The Saints Among Us
by Dr. Luder Whitlock
"I think we need to find out why the citizens of the worlds wealthiest, most envied, most powerful country are so cynical, so distressed, so angry, so ticked off about so many things," said William J. Bennett, our former Secretary of Education. One thing is for certain, as he reminds us, affluence and modernity do not guarantee happiness or meaning. Life seems to be as fragile and difficult as ever, if not more so, as we assess the toll of contemporary stresses and problems on the average person.
That is not to say that everyone is miserable. Some people do not fit Bennetts description. As George Gallup noted, some people have a sense of purpose, are happy, and their marriages and lives hold together. These are "the saints among us," a group of deeply committed believers so different from the rest of the population that he wrote a book about them.
It is worth noting that some evangelical Christians are set apart from the rest of the population as purposeful, happy, and committed to core values that are rooted in the Scriptures. They represent a small percentage of those who are called Christians. And, they are different from the rest because their commitment is expressed in a discerning application to faith and life.
They restore hope in marriage. They make the world around them a better, more beautiful place. They exude a contagious trust in the Lord that demonstrates a quiet unshakable security and optimism.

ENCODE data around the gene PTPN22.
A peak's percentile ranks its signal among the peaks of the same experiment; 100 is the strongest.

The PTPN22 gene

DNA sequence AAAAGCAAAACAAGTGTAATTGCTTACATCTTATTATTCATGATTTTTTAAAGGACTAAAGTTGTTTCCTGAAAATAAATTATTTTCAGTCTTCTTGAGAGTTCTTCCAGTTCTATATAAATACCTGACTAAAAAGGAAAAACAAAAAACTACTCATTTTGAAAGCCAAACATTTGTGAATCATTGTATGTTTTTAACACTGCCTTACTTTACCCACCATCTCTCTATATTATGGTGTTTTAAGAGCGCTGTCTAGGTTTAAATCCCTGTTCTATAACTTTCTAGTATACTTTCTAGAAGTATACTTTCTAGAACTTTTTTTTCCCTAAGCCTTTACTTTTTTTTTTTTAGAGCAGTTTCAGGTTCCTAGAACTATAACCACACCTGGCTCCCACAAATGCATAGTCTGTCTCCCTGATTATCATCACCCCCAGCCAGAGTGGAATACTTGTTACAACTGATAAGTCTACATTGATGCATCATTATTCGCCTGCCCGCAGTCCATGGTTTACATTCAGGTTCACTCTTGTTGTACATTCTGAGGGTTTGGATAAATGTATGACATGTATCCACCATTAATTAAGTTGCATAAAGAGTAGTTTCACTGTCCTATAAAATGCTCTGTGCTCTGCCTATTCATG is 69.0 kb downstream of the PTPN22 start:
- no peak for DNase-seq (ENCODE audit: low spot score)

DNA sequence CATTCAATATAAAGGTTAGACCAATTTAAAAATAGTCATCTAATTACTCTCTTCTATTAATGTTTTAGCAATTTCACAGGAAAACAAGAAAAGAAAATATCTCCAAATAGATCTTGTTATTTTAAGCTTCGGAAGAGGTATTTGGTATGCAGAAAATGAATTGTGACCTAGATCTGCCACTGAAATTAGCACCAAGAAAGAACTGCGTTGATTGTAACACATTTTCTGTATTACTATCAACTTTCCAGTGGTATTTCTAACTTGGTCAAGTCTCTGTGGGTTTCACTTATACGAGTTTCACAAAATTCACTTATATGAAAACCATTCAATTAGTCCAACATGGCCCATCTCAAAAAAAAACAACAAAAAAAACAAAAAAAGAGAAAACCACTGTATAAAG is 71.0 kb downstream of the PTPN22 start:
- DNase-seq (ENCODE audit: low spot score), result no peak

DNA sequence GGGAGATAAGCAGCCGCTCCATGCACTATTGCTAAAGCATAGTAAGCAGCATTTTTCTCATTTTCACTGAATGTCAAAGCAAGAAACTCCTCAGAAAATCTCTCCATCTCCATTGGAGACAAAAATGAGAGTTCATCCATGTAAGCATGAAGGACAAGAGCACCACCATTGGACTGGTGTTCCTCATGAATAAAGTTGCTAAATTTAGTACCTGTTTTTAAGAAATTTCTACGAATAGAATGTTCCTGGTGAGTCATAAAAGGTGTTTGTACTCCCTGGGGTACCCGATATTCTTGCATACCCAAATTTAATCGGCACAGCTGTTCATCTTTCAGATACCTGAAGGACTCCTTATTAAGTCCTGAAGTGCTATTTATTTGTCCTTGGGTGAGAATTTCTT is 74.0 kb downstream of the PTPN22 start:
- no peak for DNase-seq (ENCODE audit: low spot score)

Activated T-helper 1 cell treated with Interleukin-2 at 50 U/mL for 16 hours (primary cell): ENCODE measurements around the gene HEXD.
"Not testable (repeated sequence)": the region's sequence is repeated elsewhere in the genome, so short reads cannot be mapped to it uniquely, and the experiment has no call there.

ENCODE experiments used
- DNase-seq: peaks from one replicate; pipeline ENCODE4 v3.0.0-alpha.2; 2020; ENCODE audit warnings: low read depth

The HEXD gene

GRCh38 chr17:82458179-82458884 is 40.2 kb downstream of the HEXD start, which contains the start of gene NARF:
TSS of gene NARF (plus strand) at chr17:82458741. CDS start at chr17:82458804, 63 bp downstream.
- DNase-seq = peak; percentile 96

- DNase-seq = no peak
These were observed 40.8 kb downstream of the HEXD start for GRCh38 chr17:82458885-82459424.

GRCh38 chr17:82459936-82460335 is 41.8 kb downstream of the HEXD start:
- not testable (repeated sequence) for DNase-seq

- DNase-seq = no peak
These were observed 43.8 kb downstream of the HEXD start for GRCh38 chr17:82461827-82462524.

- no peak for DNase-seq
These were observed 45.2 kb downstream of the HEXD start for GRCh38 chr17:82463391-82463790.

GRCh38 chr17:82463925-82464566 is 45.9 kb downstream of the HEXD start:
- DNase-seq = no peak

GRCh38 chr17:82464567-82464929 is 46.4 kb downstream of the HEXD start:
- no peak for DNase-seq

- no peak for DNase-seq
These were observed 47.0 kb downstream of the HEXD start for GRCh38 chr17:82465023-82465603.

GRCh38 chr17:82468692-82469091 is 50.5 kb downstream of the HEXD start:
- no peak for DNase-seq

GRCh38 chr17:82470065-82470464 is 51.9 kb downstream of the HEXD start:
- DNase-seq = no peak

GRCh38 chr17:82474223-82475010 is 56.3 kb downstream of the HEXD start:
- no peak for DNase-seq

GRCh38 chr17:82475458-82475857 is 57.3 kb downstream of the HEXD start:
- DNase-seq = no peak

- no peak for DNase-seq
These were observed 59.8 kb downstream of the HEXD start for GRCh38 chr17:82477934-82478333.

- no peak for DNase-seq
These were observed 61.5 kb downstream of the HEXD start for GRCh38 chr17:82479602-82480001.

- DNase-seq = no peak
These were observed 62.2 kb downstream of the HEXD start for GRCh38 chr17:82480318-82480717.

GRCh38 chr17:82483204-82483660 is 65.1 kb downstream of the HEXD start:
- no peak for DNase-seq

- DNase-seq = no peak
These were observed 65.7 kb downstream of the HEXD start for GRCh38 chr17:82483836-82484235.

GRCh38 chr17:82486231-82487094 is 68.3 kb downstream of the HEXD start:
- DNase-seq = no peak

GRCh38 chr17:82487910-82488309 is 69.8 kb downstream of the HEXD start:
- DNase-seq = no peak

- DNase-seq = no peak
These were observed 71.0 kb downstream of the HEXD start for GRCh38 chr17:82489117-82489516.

There are too few "Saints" like that in the midst of the cynicism, hostility, and alienation of our own age, but at RTS we are dedicated to producing more of them as we passionately spread the Gospel, then help those who trust in the Savior to learn how to think and live as the Lord intends so that they too can join the "Saints" among us.
Strange, isnt it, that this century, marked by an abundance of wealth and learning, has experienced such a dearth of true wisdom and happiness. It doesnt have to remain that way. May the fruit of His Holy Spirit bring a better day characterized by "love, joy, peace, patience, kindness, goodness, faithfulness, gentleness, and self-control" (Galatians 5:22,23).
Reformed Quarterly, Volume 17, Issue 1
© Reformed Theological Seminary
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Last updated 7-16-99.